<?xml version="1.0" encoding="UTF-8"?> <dimensions-config> <!-- Here we choose the "decider", i.e. the class that "decides" the most correct user-device pair. --> <decider className="com.free2be.dimensions.decider.UserDeviceDecider"> <!-- The bean that identifies a user is "loginInfo", in scope "session", and the property that identifies the user's role is "role". --> <set-property name="userBeanName" value="loginInfo" /> <set-property name="userBeanScope" value="session" /> <set-property name="userBeanRoleProperty" value="role" /> </decider> <!-- This is the class that resolves inheritances between Tiles definitions files --> <inheritance-resolver className="com.free2be.dimensions.tiles.inheritance.UserDeviceInheritanceResolver"> </inheritance-resolver> <decisions> <decision> <!-- Default decision --> <definitions-config path="/WEB-INF/config/tiles-defs.xml" /> </decision> <decision> <!-- Default user (visitor) with WAP phone. --> <parameter name="device" value="wml" /> <definitions-config path="/WEB-INF/config/tiles-defs_wml.xml" /> </decision> <decision> <!-- Customer with default device (HTML PC) --> <parameter name="userRole" value="customer" /> <definitions-config path="/WEB-INF/config/tiles-defs_customer.xml" /> </decision> <decision> <!-- Customer on PDA --> <parameter name="userRole" value="customer" /> <parameter name="device" value="html_pda" /> <definitions-config path="/WEB-INF/config/tiles-defs_customer_html_pda.xml" /> </decision> <decision> <!-- Customer on WAP phone --> <parameter name="userRole" value="customer" /> <parameter name="device" value="wml" /> <definitions-config path="/WEB-INF/config/tiles-defs_customer_wml.xml" /> </decision> <decision> <!-- Employee with default device (HTML PC) --> <parameter name="userRole" value="employee" /> <definitions-config path="/WEB-INF/config/tiles-defs_employee.xml" /> </decision> <decision> <!-- Employee on PDA --> <parameter name="userRole" value="employee" /> <parameter name="device" value="html_pda" /> <definitions-config path="/WEB-INF/config/tiles-defs_employee_html_pda.xml" /> </decision> </decisions> </dimensions-config>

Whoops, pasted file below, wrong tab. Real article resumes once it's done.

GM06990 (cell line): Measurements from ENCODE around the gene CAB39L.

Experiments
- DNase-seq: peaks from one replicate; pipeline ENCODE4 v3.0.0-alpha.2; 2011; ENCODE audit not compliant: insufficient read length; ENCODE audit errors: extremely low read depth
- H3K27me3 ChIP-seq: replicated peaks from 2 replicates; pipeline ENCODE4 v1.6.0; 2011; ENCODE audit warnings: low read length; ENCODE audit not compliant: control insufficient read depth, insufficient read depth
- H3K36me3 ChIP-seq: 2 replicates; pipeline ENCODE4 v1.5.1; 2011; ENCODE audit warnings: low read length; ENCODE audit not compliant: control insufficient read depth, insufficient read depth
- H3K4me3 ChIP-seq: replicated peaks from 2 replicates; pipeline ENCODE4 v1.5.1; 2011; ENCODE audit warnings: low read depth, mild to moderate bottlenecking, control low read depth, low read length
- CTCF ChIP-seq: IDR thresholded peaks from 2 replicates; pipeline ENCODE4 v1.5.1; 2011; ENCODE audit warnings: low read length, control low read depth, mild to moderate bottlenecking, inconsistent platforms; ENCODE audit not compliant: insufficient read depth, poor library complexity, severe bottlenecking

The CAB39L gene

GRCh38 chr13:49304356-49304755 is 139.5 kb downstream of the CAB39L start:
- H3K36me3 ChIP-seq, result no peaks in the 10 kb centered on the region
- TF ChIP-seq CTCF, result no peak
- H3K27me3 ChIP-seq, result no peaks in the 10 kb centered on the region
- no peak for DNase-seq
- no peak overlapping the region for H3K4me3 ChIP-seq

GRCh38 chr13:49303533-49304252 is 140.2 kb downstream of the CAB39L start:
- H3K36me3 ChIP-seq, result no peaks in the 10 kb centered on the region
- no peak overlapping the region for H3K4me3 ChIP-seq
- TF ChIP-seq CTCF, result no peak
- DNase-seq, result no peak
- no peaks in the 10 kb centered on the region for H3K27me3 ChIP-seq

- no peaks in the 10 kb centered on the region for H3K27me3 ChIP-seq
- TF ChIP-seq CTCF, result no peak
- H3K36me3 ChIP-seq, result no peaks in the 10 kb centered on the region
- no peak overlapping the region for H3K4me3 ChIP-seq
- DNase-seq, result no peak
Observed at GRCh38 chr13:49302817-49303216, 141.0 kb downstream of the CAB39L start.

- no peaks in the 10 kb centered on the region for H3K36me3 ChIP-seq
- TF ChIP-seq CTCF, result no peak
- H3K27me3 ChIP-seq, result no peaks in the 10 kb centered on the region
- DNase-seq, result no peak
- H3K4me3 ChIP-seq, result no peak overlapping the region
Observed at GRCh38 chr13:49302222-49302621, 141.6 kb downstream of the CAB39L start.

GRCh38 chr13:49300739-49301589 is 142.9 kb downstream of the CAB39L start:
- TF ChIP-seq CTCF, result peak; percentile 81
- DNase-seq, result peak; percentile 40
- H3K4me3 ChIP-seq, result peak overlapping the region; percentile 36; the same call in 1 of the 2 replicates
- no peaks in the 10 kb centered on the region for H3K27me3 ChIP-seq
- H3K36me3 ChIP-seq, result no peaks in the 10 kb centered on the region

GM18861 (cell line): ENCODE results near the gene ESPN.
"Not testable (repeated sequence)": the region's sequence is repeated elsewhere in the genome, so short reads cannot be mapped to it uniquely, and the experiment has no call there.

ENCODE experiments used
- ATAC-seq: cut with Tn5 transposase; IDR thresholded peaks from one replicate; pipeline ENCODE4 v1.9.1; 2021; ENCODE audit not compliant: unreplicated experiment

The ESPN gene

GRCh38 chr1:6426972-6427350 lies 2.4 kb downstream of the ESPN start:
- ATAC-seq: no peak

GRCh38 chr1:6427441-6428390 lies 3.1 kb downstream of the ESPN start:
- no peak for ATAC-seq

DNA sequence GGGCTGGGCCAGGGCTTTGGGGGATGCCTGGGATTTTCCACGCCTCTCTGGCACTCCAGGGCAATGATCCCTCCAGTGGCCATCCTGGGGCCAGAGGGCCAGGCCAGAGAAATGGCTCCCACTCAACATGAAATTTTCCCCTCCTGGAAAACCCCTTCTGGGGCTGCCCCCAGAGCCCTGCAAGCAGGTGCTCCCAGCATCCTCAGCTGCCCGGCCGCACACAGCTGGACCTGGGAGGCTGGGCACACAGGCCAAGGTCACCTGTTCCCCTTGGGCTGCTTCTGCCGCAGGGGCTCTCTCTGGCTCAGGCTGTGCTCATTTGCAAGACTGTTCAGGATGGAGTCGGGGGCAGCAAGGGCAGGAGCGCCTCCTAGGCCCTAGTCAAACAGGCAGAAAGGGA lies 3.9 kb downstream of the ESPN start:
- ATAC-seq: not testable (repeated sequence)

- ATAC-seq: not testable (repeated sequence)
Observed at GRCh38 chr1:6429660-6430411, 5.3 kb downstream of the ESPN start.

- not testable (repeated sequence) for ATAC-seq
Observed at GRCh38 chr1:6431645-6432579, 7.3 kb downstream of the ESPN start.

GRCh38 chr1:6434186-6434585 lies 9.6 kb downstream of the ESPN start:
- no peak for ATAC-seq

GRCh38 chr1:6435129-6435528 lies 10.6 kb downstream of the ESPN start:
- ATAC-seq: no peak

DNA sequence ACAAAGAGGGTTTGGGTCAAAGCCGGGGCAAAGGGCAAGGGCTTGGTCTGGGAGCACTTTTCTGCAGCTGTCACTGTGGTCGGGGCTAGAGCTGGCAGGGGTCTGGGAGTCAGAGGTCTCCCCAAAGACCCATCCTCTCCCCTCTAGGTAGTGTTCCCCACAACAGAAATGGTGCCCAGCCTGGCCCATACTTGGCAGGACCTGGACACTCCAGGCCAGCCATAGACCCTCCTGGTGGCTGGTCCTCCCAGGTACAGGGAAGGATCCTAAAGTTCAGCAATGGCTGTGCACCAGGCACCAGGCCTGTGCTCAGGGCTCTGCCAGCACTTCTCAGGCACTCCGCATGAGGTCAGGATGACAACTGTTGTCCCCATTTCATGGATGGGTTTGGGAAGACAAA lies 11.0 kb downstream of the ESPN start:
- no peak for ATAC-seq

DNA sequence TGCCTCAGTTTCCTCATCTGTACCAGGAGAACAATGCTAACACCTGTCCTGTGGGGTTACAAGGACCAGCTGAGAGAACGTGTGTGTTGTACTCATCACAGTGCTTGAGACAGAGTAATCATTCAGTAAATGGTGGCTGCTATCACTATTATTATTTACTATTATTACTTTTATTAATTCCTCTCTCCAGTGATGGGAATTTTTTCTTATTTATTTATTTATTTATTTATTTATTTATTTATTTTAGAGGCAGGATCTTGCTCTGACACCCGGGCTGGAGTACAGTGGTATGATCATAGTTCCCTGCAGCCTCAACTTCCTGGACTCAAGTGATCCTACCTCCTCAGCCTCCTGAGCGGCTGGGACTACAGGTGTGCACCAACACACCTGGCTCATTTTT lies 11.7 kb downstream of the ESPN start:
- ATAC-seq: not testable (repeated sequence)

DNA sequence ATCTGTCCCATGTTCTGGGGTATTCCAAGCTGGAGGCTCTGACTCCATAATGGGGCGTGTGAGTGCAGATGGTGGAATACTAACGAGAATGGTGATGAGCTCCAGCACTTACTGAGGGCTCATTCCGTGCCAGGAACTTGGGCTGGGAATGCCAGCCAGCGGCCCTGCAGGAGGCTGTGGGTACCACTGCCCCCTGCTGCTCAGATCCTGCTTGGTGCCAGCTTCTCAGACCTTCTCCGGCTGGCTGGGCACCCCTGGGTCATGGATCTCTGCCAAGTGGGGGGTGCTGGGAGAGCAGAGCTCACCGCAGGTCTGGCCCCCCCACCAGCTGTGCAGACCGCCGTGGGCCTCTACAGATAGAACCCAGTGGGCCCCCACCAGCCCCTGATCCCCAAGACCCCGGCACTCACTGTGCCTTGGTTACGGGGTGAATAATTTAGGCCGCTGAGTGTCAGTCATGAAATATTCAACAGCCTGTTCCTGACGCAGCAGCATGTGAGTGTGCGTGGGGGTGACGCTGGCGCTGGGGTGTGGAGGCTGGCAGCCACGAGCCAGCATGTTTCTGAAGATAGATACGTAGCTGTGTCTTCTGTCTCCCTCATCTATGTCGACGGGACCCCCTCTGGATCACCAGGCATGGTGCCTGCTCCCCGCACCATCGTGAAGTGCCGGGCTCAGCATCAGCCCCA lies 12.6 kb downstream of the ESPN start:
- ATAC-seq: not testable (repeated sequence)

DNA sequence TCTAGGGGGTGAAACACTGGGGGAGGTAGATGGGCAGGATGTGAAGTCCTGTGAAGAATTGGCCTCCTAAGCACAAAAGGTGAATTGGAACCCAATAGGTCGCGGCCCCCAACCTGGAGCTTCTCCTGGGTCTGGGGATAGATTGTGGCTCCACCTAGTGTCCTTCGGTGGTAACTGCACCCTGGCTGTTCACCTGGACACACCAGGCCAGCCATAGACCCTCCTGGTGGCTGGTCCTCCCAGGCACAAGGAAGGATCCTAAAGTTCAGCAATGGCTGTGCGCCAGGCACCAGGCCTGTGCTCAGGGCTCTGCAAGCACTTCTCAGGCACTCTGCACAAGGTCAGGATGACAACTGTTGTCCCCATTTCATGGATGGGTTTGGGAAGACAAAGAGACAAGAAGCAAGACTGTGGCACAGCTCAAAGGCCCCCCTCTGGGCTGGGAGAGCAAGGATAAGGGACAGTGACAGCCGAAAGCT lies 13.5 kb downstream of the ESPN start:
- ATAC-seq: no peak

The <decider> identifies the class that takes decision. In this case you don't have to change it, anyway see "Deciders" page to customize the way you take decisions. In section "Understanding UserDeviceDecider" we explain how it works.
This decider, analyzer the bean representing the user and the HTTP request, to identify the user's role and the calling device. The caracteristics of this bean are specified by <set-property> elements, where the properties mean:
- userBeanName: the name of the bean to use;
- userBeanScope: the scope in which the engine should search. It can be "application", "session" or "request". If it is not specified, the bean is searched across all scopes.
- userBeanRoleProperty: the name of the property of the bean that specifies the user's role (as a string).
The <inheritance-resolver> element specifies the class that is going to resolve inheritances between Tiles definitions files. In this case you don't have to change it, anyway see "Inheritance Resolvers" page to create your custom inheritance resolver.